• #6
            Originally posted by Gary Barnett View Post
            Interestingly, it was an Inspector Carter who had given evidence against Sophie Raby and others when they appeared at the Thames Magistrate’s Court on October 13th, 1896 charged with keeping disorderly houses at various addresses in Rich Street, Jamaica Place and the West India Dock Road. Carter described Sophie as a ‘notorious character’ and said her house at 1, Rich Street was one of the worst in the neighbourhood.

            As she had previous for the same offence, she was sentenced to 3 months hard labour. On receiving her sentence Sophie responded, ‘Thank you. God bless you.’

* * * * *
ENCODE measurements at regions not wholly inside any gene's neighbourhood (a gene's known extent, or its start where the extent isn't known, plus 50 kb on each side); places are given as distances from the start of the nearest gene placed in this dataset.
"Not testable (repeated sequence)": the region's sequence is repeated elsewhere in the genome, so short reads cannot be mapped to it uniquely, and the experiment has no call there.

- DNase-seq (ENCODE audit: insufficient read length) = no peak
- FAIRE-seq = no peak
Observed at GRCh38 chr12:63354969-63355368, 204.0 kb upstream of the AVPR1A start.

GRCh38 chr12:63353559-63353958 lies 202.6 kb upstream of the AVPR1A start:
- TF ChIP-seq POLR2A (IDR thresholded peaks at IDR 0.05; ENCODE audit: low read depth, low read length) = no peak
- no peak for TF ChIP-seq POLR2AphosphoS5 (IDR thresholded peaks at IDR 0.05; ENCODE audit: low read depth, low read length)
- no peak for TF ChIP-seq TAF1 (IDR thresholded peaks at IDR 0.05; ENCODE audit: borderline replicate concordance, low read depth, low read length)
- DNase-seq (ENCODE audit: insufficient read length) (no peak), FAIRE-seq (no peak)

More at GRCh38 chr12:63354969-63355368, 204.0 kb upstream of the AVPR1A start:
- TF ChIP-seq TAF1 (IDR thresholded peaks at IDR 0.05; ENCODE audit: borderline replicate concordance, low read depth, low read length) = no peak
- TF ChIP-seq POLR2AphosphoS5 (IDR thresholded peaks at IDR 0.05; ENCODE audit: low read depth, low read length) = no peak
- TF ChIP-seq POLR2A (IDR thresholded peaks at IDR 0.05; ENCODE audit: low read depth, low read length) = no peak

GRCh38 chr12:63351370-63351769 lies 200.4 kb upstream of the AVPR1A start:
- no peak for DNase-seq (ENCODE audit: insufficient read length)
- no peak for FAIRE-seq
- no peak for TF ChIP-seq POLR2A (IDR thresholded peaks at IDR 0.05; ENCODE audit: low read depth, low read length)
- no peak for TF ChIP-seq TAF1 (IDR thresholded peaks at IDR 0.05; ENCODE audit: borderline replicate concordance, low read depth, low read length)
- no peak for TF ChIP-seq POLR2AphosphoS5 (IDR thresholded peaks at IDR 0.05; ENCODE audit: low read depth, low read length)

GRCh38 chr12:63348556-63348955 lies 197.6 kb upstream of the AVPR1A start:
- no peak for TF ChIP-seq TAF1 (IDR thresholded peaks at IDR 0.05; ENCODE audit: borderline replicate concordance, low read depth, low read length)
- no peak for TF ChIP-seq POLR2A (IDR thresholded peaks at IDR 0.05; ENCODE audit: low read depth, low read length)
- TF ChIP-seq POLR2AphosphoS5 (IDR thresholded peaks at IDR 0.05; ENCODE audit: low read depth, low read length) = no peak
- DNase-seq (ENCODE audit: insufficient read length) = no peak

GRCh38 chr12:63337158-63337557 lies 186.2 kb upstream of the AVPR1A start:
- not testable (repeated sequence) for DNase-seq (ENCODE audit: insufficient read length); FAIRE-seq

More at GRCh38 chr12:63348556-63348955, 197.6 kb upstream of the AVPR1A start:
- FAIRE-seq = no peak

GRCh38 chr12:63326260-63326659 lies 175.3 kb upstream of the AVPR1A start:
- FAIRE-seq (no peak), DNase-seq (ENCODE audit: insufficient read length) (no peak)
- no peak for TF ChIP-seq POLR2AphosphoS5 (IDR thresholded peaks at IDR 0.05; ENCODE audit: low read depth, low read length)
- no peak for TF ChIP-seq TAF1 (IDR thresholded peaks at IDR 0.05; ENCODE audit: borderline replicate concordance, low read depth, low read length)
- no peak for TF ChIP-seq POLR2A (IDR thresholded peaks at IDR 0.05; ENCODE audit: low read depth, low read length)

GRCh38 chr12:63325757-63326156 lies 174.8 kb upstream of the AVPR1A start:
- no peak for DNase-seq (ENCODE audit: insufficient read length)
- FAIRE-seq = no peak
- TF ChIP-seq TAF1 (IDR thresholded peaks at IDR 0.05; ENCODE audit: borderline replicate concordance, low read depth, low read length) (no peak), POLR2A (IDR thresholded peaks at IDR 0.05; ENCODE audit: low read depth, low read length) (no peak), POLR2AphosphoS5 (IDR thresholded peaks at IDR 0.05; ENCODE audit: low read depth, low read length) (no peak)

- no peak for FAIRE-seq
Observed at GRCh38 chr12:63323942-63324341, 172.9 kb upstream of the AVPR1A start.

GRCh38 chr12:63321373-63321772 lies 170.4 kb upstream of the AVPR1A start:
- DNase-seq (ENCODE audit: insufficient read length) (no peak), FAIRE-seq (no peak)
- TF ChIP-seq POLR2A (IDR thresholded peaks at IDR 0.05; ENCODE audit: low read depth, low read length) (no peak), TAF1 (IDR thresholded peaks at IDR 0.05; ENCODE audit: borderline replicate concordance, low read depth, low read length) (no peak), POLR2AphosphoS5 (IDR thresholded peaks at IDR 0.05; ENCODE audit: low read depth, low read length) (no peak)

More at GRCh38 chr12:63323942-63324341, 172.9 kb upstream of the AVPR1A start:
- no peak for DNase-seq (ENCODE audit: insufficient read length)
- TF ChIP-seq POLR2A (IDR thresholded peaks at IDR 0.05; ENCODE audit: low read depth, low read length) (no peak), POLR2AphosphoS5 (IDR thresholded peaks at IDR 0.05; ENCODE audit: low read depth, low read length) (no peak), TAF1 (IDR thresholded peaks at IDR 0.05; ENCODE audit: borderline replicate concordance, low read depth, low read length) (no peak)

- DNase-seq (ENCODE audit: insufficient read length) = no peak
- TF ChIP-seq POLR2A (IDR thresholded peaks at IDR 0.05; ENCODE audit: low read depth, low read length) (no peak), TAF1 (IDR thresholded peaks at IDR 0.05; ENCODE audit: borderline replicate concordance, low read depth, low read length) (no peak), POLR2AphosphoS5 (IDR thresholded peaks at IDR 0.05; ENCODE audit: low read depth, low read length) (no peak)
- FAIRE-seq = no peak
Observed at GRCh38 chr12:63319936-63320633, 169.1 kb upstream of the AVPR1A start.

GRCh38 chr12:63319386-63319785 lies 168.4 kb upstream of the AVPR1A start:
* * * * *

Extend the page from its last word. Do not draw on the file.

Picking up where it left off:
It’s probably not a coincidence that the prosecutions occurred a few weeks after the inquest into the death of Henrietta Stanley who had been an ‘unfortunate’ at 1, Rich Street.

            I posted a press report concerning the Stanley inquest on the Station Place thread, but the Weekly Dispatch of 23rd August, 1896 provided more detail on the evidence given by Emily Bigg, Stanley’s cousin:

            .
            Attached Files

            Comment


            • #7
              For those who don’t know, ‘Rosie’ was Rose Nodding, Sophie Raby’s mother.



              Comment

              Working...
              X